In 1974, when I was 11 years old, I purchased my first book with my own money earned from a low-paying newspaper delivery job. The book was “Black Holes: The End of the Universe?” by John Taylor. The subtitle caught my attention as I had never heard of black holes before. At that time, these enigmatic cosmic entities were only a theoretical concept. However, fifty years later, there is ample evidence to prove their existence. Italian physicist Carlo Rovelli, known for his bestselling books on quantum mechanics, time, and the nature of reality, combines all three topics in his latest work. In this book, he takes us on a journey deep inside a black hole. With his adept storytelling skills, Rovelli begins by explaining the formation of black holes, making this mind-boggling ride an enthralling experience.
Eventually, stars deplete their fuel and stop emitting light. At this stage, their own gravitational force causes them to compress. Our sun will eventually become a white dwarf, with its mass compressed to the size of Earth. However, some stars are so massive that their collapse continues until they reach a singularity, a point where the laws of physics no longer apply. A black hole is a singularity surrounded by an event horizon, a boundary that only allows one-way movement and shields it from the rest of the universe. Anything that gets too close to the black hole will be unable to escape and will be pulled into it, ultimately being crushed out of existence. This is the commonly accepted explanation, but Rovelli challenges it in his thought-provoking and densely packed narrative, which may require multiple readings to fully grasp.
Einstein’s general theory of relativity suggests that the interior of a black hole takes on the shape of a funnel, which becomes increasingly longer and narrower over time. At the bottom of the funnel sits the remaining core of the star that collapsed to form the black hole. Rovelli argues that the collapsing star never actually reaches the bottom, but continues to fall due to the effects of gravity on time. As space and time are transformed into a cloud of quantum possibilities, a black hole can potentially turn into a white hole, with time running in reverse. Rovelli explains that white holes are what we would see if we could film a black hole and play the footage backwards.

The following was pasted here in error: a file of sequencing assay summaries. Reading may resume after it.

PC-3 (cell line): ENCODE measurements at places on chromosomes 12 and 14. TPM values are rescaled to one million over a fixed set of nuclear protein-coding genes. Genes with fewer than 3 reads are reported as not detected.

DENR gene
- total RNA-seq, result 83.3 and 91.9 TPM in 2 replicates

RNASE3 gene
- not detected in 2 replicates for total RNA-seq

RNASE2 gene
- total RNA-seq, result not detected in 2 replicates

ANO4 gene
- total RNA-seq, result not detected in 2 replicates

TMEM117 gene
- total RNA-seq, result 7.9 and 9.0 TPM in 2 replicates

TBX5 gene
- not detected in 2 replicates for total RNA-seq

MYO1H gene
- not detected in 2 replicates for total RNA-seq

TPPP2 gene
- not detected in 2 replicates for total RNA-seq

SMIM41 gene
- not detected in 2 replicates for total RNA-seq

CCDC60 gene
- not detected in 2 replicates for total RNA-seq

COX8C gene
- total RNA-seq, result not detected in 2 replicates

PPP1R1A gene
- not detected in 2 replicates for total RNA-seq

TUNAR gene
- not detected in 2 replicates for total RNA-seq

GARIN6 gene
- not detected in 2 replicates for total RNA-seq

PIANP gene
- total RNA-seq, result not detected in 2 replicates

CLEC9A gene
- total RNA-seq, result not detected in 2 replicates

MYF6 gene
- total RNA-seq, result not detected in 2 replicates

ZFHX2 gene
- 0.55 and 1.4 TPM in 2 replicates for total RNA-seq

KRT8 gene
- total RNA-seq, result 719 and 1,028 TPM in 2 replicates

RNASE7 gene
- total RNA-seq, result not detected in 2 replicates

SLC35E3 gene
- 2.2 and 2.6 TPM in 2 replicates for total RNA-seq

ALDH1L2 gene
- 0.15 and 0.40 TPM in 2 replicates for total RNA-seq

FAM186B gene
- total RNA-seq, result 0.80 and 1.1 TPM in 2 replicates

Perplexed? Well, it’s challenging enough to convey in a book, let alone a review. Even some experts struggle to fully understand these perplexing and counterintuitive concepts. And while Rovelli avoids the technical language of a physicist, he does allow readers to skip certain sections. Fortunately, Einstein himself gives us some leeway, stating, “imagination is more important than knowledge.” However, this does not mean that you will finish White Holes with less knowledge than when you started – Rovelli effectively captures the awe and peculiarity of the universe. But by the end, you may feel inclined to relax with a drink and relish the sensation of your mind returning to its usual shape.